Talk To Me
is a no-nonsense feature on this blog. No-nonsense means I’m too lazy to make it look pretty. It’s exactly what the title suggests: I’m going to ask you a question or tell you my own opinion about something, and I want to know what you think about it!
AUTHOR ALERT! AUTHOR ALERT! …is what goes off in my head every time an author replies to me/favorites a tweet/comments on a post of mine. Theoretically, I knew social media give everyone a chance to connect better, but it was only when I got into this blogging thing that I really realized what that means. I’m not really someone who tends to be startstruck by anyone, but let’s be honest – it does kind of give you a kick when someone whose work you admire acknowledges your existence.
As with everything there are two sides to this. I think it’s amazing that writers, performers – basically anyone who has a fan or two or two million – can connect and interact with the people that love their work. This usually benefits both sides enormously. BUT, and you knew there was a but coming, it does make me think more about what I say and how I say it. That alone is not necessarily a bad thing, but there is such a thing as thinking TOO much about it. I think it’s important to remember that reviewers are criticizing the work and not the maker behind it (unless they’re jerks), but I generally believe in being respectful in my reviews. I do however make exceptions sometimes: If I really hated something, I might be tempted into a rant and, if they hit my kind of humor, I like reading bad reviews from time to time. Oops.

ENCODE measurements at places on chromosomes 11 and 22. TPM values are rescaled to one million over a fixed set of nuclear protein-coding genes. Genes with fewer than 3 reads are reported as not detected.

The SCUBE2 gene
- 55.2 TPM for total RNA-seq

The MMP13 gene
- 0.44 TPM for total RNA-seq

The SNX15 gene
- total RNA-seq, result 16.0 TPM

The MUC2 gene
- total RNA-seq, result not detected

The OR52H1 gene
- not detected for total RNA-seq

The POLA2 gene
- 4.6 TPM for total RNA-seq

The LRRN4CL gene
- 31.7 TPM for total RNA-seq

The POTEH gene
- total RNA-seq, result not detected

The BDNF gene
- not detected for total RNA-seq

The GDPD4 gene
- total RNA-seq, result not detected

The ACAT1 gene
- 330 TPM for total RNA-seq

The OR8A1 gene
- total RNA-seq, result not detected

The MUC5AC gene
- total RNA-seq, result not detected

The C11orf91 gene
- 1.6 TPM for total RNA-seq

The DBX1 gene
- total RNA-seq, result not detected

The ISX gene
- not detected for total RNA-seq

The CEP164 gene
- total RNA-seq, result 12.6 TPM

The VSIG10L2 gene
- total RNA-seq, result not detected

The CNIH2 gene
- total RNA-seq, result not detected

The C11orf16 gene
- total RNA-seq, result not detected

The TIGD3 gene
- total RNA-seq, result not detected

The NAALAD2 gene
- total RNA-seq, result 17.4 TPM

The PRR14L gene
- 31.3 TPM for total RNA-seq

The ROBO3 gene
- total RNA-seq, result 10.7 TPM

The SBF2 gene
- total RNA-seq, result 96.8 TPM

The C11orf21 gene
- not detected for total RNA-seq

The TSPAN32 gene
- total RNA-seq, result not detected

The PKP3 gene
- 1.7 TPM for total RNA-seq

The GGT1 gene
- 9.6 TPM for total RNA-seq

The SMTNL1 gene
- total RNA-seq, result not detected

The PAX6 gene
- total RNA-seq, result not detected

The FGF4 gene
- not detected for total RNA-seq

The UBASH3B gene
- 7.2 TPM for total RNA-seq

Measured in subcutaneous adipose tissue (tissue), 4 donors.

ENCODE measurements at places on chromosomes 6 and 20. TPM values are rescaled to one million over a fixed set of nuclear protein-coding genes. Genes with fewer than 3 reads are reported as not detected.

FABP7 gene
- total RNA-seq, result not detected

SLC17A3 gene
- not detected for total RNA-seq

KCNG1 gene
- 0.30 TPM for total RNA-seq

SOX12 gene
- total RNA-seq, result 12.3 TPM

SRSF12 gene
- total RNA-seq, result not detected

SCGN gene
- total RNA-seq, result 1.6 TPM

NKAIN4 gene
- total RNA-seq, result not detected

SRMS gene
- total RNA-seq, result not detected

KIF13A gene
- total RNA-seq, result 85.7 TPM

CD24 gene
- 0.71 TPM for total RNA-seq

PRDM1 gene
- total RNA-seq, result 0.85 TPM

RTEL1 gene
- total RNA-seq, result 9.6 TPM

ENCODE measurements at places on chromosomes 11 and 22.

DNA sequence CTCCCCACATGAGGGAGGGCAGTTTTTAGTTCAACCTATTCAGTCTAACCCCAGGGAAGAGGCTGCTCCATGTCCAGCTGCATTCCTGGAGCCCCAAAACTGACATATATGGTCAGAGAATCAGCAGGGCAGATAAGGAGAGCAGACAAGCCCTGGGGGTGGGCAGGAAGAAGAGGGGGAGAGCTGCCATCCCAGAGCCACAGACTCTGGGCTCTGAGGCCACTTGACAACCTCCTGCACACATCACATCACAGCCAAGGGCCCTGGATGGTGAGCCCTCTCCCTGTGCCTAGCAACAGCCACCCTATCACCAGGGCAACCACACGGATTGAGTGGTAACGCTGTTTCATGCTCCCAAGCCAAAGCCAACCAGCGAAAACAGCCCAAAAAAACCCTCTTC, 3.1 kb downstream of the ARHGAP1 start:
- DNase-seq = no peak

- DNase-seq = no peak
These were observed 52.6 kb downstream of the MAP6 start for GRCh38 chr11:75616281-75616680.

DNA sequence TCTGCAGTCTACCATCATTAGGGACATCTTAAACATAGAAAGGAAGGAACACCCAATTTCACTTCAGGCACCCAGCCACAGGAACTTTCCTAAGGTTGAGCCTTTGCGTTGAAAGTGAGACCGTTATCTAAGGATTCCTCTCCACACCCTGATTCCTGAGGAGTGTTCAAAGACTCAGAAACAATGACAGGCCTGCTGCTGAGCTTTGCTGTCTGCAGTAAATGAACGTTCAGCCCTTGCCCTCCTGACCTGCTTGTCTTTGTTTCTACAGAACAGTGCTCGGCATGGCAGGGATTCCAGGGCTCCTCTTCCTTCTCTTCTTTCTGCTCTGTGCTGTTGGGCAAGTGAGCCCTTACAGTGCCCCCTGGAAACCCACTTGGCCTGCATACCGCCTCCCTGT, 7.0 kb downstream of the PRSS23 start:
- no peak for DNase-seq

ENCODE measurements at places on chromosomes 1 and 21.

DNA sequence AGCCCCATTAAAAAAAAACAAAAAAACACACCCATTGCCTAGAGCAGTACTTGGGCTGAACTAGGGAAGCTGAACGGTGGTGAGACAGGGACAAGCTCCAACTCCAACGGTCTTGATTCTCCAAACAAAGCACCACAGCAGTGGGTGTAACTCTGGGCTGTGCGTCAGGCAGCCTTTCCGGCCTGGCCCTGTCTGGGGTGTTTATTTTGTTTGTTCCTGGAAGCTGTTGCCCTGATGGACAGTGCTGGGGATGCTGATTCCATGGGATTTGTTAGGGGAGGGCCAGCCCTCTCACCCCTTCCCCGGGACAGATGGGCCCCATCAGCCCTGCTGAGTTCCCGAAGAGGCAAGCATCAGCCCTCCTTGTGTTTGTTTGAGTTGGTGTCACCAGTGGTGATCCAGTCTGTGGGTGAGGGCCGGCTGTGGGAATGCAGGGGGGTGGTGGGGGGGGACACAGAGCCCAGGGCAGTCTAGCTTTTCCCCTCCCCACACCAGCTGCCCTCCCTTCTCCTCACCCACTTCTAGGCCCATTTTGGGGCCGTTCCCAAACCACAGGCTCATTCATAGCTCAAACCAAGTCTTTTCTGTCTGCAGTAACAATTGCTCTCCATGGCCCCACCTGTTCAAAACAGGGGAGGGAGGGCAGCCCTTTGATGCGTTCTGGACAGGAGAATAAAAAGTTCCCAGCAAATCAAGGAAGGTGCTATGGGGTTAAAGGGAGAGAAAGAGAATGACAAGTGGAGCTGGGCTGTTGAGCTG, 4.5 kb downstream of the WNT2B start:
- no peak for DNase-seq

Naturally I don’t like everything I read or watch. Even when I really liked something there will probably be things that could have been improved. Let alone the times I DIDN’T like something. Does the fact that the person who created whatever I’m criticizing might see my review make me change the content of my post? No, I like to think it doesn’t, but sometimes I have to really force myself to leave things in. My blog is TINY in comparison with others and this has already happened a couple of times, so I can imagine this can get stressful for some people who accept review requests from authors who personally send them their books, especially if they know and like the author.
All of that doesn’t mean I don’t want authors (or whoever else) to see my posts or to connect on social media. Quite the opposite – 99.9 percent of the time it’s AMAZING. I do think this could be stressful the other 0.1 percent though, and I’m wondering how people who are under a lot more pressure due to a bigger audience or a personal relationship with the author handle this.
What do you think? Is it part of the job description to deal with rants and disrespectful people when you’re a creator or should people be respectful at all times? Have you ever changed a review or a post because you didn’t want to hurt someone’s feelings? If you’re an author, how do you deal with bad reviews?